Travelling on the road to Tskhinvali into March 2010, I witnessed the scale of the subsequent destruction. Village after village along the Transcaucasian highway lay in ruins, a panorama of once thriving settlements reduced to rubble and ruin. The thoroughness of the destruction reminded me of Bosnia, a charred and gutted landscape produced less by fighting than plunder afterwards. As in Bosnia, there was also a logic at work, a claiming of territory by negation, by destroying it as a meaningful place for those who once lived there. Geographers have a word for this: domicide, the killing of place.

Travelling further into the town revealed how Ossetians also had homes, apartment buildings and community centers destroyed by the war. For them, the war was a trauma of exposure before welcome rescue by the Russian military. The overwhelming majority of Ossetians today want to join Russia.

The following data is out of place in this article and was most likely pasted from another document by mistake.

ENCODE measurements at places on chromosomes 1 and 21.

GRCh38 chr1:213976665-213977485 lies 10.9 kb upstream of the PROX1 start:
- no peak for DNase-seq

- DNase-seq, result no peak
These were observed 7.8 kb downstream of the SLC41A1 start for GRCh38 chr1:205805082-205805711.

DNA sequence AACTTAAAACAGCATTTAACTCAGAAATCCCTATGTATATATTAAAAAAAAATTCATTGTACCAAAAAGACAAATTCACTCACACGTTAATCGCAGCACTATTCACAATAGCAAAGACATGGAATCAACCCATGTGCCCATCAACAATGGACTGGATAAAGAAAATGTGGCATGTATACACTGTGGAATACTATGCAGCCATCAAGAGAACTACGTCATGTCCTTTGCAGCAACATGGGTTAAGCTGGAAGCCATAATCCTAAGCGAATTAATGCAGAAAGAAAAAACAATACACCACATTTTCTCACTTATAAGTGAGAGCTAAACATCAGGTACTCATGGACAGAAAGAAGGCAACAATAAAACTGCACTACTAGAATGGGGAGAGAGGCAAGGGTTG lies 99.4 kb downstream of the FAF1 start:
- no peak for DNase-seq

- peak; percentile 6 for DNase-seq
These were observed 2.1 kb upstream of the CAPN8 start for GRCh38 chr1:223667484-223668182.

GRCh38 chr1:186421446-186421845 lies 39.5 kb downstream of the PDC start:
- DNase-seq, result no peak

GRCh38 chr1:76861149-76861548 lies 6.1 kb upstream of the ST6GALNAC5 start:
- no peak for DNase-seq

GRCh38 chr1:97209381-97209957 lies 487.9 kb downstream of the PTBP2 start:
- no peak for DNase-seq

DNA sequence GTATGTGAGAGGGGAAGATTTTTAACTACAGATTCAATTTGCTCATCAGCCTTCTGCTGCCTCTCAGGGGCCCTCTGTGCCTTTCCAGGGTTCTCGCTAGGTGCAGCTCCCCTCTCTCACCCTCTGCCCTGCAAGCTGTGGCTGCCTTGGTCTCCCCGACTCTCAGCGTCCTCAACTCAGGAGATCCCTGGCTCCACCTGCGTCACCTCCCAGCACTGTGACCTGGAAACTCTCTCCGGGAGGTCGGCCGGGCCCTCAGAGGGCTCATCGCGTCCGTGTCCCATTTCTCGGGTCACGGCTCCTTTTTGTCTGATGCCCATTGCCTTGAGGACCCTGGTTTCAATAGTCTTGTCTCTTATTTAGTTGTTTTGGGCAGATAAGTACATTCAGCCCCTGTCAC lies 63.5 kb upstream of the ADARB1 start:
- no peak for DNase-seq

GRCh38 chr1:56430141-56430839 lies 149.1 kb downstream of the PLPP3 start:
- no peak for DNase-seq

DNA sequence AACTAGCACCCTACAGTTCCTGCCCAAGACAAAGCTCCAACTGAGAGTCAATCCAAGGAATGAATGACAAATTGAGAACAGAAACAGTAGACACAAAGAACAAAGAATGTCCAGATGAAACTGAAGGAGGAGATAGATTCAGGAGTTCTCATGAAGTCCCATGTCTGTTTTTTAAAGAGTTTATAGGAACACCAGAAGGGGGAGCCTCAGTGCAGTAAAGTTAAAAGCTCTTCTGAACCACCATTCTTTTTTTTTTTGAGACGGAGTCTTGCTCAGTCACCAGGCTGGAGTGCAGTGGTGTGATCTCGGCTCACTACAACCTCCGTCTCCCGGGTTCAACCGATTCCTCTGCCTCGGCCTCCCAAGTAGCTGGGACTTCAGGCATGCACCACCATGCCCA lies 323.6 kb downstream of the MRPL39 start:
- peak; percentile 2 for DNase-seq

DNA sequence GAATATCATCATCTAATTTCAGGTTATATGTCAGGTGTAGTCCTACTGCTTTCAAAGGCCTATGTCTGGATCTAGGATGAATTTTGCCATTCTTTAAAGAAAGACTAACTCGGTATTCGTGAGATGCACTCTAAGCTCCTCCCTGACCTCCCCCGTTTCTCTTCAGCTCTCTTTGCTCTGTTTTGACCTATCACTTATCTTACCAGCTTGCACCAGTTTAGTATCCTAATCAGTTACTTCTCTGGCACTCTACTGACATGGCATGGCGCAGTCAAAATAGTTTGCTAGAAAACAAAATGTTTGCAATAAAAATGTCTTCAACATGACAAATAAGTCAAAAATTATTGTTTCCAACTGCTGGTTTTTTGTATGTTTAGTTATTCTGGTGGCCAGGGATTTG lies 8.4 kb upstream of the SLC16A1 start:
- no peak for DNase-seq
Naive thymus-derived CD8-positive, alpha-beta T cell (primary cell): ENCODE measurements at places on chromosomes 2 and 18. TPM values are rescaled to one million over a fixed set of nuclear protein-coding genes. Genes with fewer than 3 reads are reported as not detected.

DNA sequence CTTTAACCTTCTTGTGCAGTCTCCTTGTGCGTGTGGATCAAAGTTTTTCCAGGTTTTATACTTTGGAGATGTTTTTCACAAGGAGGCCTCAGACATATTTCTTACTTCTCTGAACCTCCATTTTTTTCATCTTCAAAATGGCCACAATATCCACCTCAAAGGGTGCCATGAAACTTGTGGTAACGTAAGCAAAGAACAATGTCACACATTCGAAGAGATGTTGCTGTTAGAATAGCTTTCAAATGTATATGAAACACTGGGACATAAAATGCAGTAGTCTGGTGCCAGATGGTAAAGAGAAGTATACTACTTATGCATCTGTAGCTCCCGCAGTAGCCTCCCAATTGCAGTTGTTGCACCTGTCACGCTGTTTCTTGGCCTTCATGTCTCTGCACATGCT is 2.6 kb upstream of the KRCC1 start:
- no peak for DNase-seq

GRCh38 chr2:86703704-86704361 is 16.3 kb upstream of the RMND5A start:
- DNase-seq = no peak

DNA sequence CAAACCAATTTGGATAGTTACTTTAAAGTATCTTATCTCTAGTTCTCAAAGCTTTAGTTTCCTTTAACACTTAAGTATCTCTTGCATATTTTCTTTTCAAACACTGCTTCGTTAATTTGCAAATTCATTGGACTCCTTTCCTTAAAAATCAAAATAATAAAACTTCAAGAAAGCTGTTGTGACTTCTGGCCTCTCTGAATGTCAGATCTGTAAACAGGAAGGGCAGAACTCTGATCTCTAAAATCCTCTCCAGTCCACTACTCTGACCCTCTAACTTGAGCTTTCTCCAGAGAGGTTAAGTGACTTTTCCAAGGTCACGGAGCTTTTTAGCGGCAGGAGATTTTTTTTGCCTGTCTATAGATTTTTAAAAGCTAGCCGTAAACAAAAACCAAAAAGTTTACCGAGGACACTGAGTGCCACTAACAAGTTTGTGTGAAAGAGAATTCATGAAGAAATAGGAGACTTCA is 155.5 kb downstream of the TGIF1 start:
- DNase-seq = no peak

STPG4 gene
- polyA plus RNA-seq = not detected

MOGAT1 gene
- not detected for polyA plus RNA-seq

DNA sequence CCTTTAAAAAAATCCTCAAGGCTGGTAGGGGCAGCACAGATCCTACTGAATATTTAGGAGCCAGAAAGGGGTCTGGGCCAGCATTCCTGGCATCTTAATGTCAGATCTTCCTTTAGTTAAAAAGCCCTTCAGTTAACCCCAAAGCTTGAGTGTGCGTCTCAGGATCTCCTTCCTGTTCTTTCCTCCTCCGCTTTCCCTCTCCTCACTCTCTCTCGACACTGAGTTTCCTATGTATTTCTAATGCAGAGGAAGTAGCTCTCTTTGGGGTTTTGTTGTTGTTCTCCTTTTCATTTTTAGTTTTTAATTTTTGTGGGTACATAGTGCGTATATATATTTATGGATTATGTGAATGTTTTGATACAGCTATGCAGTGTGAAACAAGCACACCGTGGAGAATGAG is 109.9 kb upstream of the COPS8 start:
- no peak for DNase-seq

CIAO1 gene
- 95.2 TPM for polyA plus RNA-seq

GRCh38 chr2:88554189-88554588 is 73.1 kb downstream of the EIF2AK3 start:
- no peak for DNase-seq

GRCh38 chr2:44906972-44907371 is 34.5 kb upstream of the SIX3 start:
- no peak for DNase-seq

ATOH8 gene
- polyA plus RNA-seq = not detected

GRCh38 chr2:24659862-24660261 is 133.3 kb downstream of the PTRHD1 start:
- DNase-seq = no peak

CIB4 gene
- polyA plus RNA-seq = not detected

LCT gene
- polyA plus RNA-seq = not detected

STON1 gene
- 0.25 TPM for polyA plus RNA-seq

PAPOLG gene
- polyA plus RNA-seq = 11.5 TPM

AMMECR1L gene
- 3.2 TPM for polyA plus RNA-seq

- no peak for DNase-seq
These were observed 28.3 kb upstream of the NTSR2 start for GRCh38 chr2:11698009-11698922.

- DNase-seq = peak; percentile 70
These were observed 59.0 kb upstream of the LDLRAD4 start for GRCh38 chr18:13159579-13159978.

Many Atlanticist officials today see the August War as a warning that was ignored. One analogized it as a ‘Rhineland moment’ that was later followed by Crimea as a ‘Sudetenland moment.’ Analysts point out that Russia not only invaded a sovereign country for the first time but used new weapons, cyberwar and Russia Today, to aggressively further its aims. Hybrid warfare, they argue, found its first kinetic expression during the August War.